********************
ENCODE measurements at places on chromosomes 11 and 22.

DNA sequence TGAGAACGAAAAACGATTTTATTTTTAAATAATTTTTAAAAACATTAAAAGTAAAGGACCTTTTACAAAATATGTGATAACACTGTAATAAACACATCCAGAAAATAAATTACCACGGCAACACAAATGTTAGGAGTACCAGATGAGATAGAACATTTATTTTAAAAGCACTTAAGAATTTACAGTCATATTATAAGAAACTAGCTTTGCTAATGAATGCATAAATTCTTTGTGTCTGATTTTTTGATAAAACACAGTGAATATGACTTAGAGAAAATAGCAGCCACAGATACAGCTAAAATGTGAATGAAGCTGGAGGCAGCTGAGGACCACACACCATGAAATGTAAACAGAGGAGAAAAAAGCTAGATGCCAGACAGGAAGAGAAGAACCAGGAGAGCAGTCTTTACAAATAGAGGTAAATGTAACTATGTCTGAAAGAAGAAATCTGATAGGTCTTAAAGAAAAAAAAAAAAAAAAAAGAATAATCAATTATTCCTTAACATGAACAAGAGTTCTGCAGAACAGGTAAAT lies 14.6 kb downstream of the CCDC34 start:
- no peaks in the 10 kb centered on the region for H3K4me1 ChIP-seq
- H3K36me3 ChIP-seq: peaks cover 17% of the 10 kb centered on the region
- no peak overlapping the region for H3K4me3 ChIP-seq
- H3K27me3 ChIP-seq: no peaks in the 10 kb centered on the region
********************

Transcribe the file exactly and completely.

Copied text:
ENCODE measurements at places on chromosomes 11 and 22.

DNA sequence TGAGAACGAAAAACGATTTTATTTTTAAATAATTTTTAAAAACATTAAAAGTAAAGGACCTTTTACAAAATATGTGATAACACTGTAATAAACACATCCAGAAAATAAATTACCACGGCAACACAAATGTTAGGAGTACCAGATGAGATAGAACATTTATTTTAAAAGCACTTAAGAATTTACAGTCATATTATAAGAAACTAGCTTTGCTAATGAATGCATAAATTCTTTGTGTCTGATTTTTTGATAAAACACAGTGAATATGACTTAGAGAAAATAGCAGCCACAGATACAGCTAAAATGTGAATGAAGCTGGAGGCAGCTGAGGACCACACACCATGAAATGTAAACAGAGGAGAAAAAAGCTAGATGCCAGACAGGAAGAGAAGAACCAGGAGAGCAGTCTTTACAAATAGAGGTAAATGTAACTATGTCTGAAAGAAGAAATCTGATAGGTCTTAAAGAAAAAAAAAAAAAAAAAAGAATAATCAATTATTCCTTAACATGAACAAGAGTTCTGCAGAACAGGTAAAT lies 14.6 kb downstream of the CCDC34 start:
- no peaks in the 10 kb centered on the region for H3K4me1 ChIP-seq
- H3K36me3 ChIP-seq: peaks cover 17% of the 10 kb centered on the region
- no peak overlapping the region for H3K4me3 ChIP-seq
- H3K27me3 ChIP-seq: no peaks in the 10 kb centered on the region